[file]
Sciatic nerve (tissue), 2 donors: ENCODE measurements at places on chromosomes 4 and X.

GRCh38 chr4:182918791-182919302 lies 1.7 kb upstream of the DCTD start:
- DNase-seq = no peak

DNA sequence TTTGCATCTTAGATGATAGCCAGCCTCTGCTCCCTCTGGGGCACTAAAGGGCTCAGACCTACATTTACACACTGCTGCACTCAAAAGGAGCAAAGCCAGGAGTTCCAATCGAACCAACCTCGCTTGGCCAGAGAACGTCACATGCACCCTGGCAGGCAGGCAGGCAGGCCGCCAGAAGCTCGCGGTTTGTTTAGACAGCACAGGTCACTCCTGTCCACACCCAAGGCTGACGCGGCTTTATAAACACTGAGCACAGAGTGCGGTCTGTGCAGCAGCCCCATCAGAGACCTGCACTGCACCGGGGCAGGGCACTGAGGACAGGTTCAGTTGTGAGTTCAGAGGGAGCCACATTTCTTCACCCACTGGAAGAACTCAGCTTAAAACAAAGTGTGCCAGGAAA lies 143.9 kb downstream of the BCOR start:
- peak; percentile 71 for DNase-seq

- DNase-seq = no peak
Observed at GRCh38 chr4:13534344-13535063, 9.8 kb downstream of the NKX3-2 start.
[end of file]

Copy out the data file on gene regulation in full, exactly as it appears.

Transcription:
Sciatic nerve (tissue), 2 donors: ENCODE measurements at places on chromosomes 4 and X.

GRCh38 chr4:182918791-182919302 lies 1.7 kb upstream of the DCTD start:
- DNase-seq = no peak

DNA sequence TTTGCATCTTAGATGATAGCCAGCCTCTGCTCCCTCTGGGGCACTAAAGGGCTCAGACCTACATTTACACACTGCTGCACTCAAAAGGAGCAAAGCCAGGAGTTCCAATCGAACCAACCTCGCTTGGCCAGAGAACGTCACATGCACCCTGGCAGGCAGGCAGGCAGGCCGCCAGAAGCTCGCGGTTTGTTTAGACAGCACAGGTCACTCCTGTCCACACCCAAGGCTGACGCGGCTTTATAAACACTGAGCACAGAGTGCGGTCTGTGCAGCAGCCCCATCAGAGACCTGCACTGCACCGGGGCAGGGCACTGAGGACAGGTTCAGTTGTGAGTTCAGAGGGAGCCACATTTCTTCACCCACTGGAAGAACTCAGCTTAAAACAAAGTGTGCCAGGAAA lies 143.9 kb downstream of the BCOR start:
- peak; percentile 71 for DNase-seq

- DNase-seq = no peak
Observed at GRCh38 chr4:13534344-13535063, 9.8 kb downstream of the NKX3-2 start.